Professor Stanford Professor Stanford
Professor Stanford: I should like to make one very brief comment on this Bill. The Parliamentary Secretary has merely directed our attention to the catching of fish. He is not likely, I am sure, nor is his Department likely, to ignore the importance of selling the fish. That is ultimately the main problem. It is the main problem for the taxpayer as well as for the consumer. The better we sell our fish, the less this board and its work will cost the taxpayers.
I should like to emphasise that there is considerable dissatisfaction at present, certainly in the City of Dublin, about the price of fish. I will not try to give lengthy examples of the cause of this dissatisfaction. I will, however, quote one example from to-day's newspapers. In a letter in to-day's Irish Times, it is stated that herrings are selling at 3/6 a stone in the wholesale  market but the buyer in the retail shops has to pay the equivalent of 14/- a stone. The consumer has to pay four times the wholesale price. Somewhere between the wholesaler and the consumer there is someone making a 300 per cent. profit. I simply say to the Parliamentary Secretary that as long as that kind of profit is being made, his board will not be successful in selling their fish satisfactorily. I would add that the citizens of Dublin will not have complete confidence in the Department or the board, unless they do something to improve that situation.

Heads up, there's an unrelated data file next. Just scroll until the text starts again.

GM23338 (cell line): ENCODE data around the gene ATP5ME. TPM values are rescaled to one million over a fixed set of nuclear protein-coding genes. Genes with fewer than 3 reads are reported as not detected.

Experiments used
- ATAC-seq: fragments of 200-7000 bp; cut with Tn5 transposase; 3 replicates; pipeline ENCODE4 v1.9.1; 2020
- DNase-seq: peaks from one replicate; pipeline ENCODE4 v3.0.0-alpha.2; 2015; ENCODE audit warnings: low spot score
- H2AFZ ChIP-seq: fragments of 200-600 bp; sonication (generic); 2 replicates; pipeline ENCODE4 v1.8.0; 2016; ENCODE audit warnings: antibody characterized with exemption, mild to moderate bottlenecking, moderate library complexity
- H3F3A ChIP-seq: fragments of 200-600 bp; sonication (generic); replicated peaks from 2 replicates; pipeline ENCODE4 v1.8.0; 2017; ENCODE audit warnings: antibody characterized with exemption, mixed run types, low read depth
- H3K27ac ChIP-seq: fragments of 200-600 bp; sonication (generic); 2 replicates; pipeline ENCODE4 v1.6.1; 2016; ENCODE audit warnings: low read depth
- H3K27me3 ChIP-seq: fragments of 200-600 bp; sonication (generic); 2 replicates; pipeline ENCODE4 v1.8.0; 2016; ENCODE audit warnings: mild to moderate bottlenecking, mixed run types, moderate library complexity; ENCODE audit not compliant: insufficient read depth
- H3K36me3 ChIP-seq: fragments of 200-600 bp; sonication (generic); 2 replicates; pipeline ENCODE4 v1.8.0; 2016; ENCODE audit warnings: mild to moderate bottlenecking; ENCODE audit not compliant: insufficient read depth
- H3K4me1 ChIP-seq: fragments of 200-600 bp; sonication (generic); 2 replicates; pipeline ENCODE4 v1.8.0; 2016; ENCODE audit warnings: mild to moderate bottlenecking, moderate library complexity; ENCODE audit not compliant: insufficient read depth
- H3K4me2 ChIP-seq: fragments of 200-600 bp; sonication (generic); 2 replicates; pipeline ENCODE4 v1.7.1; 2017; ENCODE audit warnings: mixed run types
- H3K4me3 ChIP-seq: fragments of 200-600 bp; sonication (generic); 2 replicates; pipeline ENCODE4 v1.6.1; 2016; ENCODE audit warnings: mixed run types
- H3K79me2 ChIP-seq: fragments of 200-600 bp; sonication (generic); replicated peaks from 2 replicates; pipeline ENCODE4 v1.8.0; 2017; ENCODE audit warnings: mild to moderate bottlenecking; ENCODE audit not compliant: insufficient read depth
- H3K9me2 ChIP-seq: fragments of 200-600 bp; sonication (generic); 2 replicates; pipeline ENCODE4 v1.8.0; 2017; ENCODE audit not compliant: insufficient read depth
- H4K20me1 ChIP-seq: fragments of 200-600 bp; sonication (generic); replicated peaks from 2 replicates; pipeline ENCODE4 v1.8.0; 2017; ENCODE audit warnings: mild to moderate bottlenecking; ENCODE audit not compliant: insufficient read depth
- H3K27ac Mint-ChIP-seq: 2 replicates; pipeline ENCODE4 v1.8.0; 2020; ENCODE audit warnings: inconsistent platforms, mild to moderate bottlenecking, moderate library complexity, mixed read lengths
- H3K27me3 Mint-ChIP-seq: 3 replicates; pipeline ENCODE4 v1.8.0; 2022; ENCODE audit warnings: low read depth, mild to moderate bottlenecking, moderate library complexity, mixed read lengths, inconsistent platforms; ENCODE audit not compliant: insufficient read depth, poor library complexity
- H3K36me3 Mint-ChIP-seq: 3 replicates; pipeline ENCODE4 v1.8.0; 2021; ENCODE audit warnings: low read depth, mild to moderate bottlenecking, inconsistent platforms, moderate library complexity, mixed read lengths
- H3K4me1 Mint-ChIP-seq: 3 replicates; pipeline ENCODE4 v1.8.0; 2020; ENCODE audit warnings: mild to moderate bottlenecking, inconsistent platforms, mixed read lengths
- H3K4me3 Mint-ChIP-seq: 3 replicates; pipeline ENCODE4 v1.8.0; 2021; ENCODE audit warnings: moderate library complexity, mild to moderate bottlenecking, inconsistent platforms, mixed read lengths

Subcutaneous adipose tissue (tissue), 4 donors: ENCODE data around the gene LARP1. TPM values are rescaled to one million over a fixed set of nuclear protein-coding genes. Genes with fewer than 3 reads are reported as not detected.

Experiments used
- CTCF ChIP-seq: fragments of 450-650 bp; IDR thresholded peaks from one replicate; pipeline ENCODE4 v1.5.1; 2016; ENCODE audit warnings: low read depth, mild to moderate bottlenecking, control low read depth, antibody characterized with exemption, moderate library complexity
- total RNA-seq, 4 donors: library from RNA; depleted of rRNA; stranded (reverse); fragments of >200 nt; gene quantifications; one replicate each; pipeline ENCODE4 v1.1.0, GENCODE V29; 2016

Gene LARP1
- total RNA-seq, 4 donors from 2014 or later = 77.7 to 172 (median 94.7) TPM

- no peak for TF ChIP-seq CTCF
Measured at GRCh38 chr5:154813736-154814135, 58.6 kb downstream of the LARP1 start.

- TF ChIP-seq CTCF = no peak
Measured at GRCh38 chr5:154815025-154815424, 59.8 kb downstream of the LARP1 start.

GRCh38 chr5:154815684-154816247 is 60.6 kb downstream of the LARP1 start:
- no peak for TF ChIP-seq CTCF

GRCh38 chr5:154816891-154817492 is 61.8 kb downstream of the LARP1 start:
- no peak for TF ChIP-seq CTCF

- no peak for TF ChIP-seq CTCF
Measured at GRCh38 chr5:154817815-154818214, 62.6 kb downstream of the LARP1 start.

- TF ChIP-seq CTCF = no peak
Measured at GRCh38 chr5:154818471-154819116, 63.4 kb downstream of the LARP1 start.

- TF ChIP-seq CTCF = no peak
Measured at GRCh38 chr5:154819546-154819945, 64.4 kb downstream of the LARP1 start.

I am not going to dwell at length on this, because I think the facts speak for themselves. I would, however, urge the Parliamentary Secretary to continue to give his attention to the selling end of the industry. Unless the price of fish to the consumer can be brought down, I am afraid the best efforts of the Parliamentary Secretary, and they have been good efforts, are certain to fail. I wonder could the Parliamentary Secretary give us any explanation of the fact that the buyer in the retail shops has to pay for fish four times what it costs on the wholesale market.